Yesterday, the Senate Foreign Relations Committee held its confirmation hearing for the nomination of Richard Stengel as the 8th Under Secretary for Public Diplomacy and Public Affairs.
Stengel’s testimony and answers to questions heavily stressed the strategic importance of exchange, particularly academic exchange. Noting that education is one of America’s greatest strategic assets, he voiced his intention to strengthen programs which support innovation and entrepreneurship. Contending that the effect of academic exchanges is incalculable, Stengel pointed out the long term benefits of such programs, noting that 27 candidates who recently won elections in Pakistan had spent time as students in the U.S.
Unfortunately, lacking from the course of discussion about exchange programs during the hearing, was the need for America to focus equally on efforts to send its citizens abroad. Exchange cannot merely be a one way institution, and Americans stand to benefit greatly from the experiences, education, and connections they gain while studying in foreign countries.
A notable question was also posed during the hearing concerning the state of America’s political discourse, and how this is viewed overseas. In response, Stengel agreed with the premise that diversity of opinion is a strength of America, and that the ability of Americans to tolerate differing views, and allow free expression is something that should be promoted.
Also raised, were concerns about the state of the PD apparatus within the State Department, and whether the Under Secretary has the structural ability to manage effectively. Replying to these concerns, Stengel felt that the amount of authority allotted to the Under Secretary seemed appropriate. Later, he commented that he intended to bring the Public Affairs bureau in closer with public diplomacy.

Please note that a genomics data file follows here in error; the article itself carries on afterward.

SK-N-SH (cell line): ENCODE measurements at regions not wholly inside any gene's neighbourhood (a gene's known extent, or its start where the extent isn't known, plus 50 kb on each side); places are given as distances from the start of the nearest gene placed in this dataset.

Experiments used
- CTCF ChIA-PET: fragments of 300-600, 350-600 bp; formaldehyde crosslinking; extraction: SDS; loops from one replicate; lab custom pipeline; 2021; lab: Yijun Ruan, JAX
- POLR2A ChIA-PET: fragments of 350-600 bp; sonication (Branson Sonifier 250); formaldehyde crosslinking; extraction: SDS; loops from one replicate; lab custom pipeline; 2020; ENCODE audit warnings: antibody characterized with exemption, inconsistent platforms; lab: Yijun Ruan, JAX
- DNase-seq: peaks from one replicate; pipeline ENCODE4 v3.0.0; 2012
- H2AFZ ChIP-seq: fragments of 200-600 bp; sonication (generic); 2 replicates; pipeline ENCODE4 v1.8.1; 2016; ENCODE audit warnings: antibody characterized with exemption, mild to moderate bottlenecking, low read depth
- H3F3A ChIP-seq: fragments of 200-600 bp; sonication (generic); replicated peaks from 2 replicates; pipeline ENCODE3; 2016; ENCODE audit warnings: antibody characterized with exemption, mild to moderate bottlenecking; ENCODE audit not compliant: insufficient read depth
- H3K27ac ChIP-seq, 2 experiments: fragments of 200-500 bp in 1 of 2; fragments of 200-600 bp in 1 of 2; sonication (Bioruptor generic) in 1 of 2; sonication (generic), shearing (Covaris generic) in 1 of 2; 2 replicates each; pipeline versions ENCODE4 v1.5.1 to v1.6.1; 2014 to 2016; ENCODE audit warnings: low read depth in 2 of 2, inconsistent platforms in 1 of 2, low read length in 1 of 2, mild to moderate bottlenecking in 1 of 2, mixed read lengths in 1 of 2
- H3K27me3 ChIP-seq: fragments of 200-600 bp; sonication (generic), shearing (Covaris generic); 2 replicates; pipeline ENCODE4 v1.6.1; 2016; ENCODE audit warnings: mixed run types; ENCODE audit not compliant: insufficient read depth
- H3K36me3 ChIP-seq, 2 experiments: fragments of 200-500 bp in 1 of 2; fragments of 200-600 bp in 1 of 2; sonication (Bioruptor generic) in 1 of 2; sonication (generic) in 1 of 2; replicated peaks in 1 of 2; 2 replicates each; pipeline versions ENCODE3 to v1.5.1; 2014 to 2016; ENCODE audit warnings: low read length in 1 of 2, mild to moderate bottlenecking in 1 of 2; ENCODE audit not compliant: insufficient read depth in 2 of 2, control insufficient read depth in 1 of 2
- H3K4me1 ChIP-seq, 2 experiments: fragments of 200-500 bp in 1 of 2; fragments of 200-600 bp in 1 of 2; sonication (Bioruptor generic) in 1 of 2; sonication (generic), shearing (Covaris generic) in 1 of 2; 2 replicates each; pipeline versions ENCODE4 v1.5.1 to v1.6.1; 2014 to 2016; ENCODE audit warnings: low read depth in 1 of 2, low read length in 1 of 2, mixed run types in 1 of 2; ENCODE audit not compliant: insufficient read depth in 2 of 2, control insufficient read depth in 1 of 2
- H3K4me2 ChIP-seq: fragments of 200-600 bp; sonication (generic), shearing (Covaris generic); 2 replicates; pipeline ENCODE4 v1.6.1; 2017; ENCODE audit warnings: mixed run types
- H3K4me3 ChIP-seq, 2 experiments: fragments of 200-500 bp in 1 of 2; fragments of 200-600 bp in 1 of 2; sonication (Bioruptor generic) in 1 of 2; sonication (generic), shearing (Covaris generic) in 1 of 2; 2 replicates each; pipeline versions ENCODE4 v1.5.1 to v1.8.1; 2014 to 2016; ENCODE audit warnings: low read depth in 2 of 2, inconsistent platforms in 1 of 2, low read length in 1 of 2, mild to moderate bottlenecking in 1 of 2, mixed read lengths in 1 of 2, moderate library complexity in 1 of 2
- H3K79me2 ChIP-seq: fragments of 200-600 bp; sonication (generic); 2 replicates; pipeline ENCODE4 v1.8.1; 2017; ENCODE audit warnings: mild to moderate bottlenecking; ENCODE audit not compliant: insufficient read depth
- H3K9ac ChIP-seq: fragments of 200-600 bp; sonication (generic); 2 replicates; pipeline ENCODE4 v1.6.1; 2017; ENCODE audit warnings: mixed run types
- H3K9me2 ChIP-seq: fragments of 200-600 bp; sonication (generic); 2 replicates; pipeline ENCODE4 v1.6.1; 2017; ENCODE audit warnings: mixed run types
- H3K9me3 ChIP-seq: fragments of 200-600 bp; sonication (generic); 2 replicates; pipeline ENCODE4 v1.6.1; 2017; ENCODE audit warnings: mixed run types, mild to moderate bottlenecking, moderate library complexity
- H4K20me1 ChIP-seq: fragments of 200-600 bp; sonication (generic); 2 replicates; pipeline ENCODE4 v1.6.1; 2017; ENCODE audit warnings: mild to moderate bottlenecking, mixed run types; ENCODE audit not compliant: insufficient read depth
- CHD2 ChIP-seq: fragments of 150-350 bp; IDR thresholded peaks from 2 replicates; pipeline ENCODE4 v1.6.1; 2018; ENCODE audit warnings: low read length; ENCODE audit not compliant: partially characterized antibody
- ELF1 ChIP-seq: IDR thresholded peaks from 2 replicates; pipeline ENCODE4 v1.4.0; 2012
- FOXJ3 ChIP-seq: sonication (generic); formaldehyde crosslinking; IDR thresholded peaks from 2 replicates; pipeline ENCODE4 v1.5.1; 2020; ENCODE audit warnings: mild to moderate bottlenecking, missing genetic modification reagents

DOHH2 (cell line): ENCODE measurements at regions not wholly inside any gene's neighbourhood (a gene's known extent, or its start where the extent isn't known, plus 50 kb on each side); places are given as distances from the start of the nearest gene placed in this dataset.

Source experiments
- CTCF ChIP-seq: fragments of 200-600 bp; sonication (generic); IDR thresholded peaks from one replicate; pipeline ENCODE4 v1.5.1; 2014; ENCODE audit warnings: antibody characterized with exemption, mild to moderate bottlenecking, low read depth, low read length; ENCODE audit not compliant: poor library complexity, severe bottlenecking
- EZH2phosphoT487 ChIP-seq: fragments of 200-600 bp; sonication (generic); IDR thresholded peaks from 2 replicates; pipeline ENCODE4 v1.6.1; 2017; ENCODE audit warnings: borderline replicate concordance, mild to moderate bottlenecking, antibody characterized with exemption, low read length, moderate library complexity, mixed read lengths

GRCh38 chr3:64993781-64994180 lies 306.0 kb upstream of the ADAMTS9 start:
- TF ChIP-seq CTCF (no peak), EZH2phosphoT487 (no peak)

Answering questions about State’s relationship with the Broadcasting Board of Governors (BBG), Stengel contended that BBG’s activities were vital, and he valued the firewall it provides for independent journalism. However, he did feel there were ways State could work better with the BBG in the future.
Wrapping up questioning, Stengel was asked about the recent OIG report on the Bureau of International Information Programs, and the role of social media in public diplomacy. He replied that social media was not just another tool, and that it was actually a new form of communication, and believed that it is important for reaching young audiences.
Stengel is correct in the importance of these tools, but perhaps less so on the premise of it being a new form of communication. Social media may appear new, but it has actually been around in various forms for almost as long as the World Wide Web. Whether in the form of bulletin boards, forums, or newsgroups, these outlets have provided social interactivity in a fashion very similar to some of the social media we see today for a period far longer than people realize. They allowed for user interactivity, the posting of comments, and the sharing of pictures and videos before Facebook, Twitter and YouTube existed. Virtual social societies formed around these mediums, much as they do today. What has most notably changed with modern social media is not necessarily most evident in the mediums themselves, but rather user access and bandwidth—which have resulted in an explosion of usage.
It appears from the confirmation hearing, that Stengel does not appear to intend to make any massive changes to the way public diplomacy works at State. Rather, he intends to focus on enhancing America’s PD strengths, particularly in the area of exchange. For the time being, this is probably the best way to go, as before a case can be made for making significant structural changes in the PD apparatus, a successful portfolio of success should be assembled to help gain more of the support it deserves from Congress.
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